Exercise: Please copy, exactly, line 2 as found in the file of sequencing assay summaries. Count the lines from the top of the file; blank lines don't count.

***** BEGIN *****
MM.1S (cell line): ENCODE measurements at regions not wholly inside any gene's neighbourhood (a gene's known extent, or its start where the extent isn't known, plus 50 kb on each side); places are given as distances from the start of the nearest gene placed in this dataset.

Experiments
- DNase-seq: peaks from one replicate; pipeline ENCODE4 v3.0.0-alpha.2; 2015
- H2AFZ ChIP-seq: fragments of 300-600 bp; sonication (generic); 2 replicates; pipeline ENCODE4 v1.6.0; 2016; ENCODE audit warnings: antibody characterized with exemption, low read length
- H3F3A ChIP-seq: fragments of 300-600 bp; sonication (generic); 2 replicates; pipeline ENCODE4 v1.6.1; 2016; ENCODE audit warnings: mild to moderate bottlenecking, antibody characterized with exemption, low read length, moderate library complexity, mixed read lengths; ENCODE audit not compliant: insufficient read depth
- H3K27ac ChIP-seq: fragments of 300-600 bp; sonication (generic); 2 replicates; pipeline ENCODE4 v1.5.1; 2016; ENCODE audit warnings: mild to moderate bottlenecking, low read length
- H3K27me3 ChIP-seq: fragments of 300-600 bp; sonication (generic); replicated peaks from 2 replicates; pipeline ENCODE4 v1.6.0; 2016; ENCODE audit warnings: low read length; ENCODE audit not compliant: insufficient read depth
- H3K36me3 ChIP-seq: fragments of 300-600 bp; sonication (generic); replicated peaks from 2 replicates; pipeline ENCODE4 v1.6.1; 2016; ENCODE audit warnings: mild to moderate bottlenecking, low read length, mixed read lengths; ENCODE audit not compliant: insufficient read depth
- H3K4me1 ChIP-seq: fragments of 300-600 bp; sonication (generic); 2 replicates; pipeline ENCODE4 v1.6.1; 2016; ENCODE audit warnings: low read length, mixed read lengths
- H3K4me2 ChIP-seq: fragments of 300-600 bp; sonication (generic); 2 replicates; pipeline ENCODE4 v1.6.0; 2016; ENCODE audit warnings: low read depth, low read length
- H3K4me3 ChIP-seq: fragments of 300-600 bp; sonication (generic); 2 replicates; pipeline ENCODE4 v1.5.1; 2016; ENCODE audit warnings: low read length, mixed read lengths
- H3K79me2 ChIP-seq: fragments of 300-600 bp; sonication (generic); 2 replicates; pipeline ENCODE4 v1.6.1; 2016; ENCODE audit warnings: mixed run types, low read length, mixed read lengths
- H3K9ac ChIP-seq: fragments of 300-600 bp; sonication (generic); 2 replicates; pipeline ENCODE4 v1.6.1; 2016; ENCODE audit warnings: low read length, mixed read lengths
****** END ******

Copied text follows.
Experiments